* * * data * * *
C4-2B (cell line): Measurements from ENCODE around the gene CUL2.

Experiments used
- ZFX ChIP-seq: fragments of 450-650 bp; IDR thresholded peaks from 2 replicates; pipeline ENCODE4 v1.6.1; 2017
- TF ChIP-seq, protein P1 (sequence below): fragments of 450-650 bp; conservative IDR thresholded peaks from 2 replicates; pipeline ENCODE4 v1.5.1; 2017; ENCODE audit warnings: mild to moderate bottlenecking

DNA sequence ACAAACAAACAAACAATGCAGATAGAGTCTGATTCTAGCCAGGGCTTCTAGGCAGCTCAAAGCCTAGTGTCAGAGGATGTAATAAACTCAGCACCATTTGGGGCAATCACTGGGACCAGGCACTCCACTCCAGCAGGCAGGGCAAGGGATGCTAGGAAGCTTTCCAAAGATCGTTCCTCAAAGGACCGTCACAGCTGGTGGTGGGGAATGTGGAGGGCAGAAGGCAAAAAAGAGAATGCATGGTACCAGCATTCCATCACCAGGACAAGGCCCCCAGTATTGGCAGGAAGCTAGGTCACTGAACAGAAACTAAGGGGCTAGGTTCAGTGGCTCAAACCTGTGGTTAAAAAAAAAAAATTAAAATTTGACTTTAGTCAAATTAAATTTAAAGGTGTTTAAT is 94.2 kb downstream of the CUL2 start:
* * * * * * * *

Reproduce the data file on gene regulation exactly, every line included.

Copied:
C4-2B (cell line): Measurements from ENCODE around the gene CUL2.

Experiments used
- ZFX ChIP-seq: fragments of 450-650 bp; IDR thresholded peaks from 2 replicates; pipeline ENCODE4 v1.6.1; 2017
- TF ChIP-seq, protein P1 (sequence below): fragments of 450-650 bp; conservative IDR thresholded peaks from 2 replicates; pipeline ENCODE4 v1.5.1; 2017; ENCODE audit warnings: mild to moderate bottlenecking

DNA sequence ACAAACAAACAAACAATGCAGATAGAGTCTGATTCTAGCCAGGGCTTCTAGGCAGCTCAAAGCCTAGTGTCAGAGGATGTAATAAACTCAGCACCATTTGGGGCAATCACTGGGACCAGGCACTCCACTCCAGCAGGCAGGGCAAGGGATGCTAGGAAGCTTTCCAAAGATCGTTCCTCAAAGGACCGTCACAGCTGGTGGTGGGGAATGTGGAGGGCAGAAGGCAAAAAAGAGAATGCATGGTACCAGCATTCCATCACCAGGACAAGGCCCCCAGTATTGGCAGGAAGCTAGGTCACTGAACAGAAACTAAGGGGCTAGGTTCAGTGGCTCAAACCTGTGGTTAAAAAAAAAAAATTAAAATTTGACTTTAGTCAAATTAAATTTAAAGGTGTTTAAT is 94.2 kb downstream of the CUL2 start: